Let’s start with what this book is not. This book is not an “introduction to investing” book. Millions of those are out there, and they typically put people to sleep. Therefore, this book is not going to explain: What is a stock? What is a mutual fund? How do you create a family budget? Yada, yada, yada. This book was written for the millions of people who could be called the “mass affluent”—those hardworking, successful individuals and families who have managed to accumulate $500,000 to $10,000,000, and those who are focused upon working toward that kind of affluence. Through meetings with hundreds of current and prospective clients, we have seen how people accumulate small fortunes, and then frequently lose a good portion of them through bad investments and poor planning.
Once people retire, they frequently roll over retirement accounts that were administered by their employer to an IRA where they have full control. They also sell businesses or real estate and have a lump sum of money to invest. Most people have never been in the position to invest in this way before, or at least not at this level, and not when the stakes are so high. In fact, most people’s largest assets (in order) are their home, their company retirement plan, and then cash value life insurance. What do those three assets have in common? You typically don’t look at their value every day, and they are not considered liquid by most of their owners.
What many people fail to realize when they retire is that they have just employed themselves to become the pension fund manager for themselves and their family’s future. What that means is they may no longer have the luxury of not needing to take income from their investments. When you are in this situation, your investment portfolio has in essence become your employer. The performance of your portfolio will now dictate in large part the lifestyle that you and your family can enjoy in the future. If your portfolio does not generate enough income, you no longer have the option of just working more hours or taking on a side project. Your portfolio is more important now than ever, as are other financial decisions you will be making. You have entered the major leagues of investing and you are up to bat. The questions you now need to ask are:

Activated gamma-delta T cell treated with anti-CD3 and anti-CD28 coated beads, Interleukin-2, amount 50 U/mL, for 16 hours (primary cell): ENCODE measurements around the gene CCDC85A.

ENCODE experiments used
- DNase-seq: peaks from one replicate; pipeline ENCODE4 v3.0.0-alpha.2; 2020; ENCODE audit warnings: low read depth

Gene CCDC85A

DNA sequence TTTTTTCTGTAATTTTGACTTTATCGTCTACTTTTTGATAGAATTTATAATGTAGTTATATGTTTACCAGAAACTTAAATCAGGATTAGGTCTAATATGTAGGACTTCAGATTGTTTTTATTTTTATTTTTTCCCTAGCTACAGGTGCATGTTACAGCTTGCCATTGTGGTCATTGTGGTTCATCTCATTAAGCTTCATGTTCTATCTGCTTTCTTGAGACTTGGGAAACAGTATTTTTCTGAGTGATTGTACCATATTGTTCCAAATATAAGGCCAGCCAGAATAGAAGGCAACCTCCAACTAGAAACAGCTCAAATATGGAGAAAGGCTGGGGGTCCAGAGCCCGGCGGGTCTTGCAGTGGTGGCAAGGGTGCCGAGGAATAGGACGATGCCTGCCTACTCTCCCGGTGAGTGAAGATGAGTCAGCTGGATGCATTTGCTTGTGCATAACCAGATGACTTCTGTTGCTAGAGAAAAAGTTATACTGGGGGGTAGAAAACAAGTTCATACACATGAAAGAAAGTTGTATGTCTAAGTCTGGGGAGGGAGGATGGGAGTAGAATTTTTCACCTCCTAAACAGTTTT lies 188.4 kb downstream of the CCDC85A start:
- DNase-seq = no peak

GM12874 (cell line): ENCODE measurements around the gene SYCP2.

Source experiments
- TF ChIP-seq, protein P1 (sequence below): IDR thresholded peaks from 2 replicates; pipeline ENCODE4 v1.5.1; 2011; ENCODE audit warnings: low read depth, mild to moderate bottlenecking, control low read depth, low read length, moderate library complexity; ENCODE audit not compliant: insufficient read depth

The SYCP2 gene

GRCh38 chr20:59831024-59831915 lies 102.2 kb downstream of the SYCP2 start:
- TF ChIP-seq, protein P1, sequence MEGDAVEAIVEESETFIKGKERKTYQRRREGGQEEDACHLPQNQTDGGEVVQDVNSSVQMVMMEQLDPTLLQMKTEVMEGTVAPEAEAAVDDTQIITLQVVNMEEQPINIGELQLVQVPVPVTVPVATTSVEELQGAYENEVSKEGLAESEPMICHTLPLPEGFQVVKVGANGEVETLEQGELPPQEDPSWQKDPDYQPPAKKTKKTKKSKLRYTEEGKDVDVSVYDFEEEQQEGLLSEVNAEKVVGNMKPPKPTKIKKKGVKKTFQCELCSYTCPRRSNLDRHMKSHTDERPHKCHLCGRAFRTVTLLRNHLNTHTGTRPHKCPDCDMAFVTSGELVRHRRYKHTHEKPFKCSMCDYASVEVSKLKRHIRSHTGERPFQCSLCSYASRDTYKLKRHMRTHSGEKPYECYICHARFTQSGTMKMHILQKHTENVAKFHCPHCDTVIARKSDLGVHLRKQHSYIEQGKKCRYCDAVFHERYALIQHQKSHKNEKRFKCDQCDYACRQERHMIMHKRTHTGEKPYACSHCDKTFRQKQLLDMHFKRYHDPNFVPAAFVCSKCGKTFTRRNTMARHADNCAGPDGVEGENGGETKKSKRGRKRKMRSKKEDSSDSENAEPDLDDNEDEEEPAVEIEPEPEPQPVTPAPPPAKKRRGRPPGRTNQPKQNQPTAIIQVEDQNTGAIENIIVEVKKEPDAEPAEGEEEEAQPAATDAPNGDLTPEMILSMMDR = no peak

• How should I change my investment mix?
• How much can I afford to take from my account on a monthly or annual basis?
• From which investments should I take the money?
Professional pension fund managers face these questions each day. You now have a decision to make—you can either answer these questions for yourself, or you can hire a professional to answer them for you. It’s a tough decision whether to manage your investments yourself or to hire a professional. If you are considering doing it yourself, you should be aware of some of the mistakes we frequently see among do-it-yourself-ers.
The investing failures are not due to people being stupid. The majority of people we meet and work with are quite bright. Many of our clients are Ph.D.’s, engineers, lawyers, CPA’s, successful business owners and college professors. The reason why most people make poor investors is that they are human. Human beings are hard-wired to make decisions with their hearts and justify them with logic. Greed and fear rule the day. Unfortunately, the fear and adrenaline that kept humans alive when we lived in the jungle does not serve us well as modern day investors.
This book is going to explain some of the most common ways people destroy themselves (financially). We will also delve into the new and fascinating field of behavioral finance. In other words, we are not just going to list typical mistakes investors make. Rather, we are going to explain WHY people make the same mistakes over and over again. Then we will give you examples of what you can do differently so your investments remain safe and continue to grow.
About Jeremy A. Kisner CFP
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Published December 6, 2011
Business & Economics.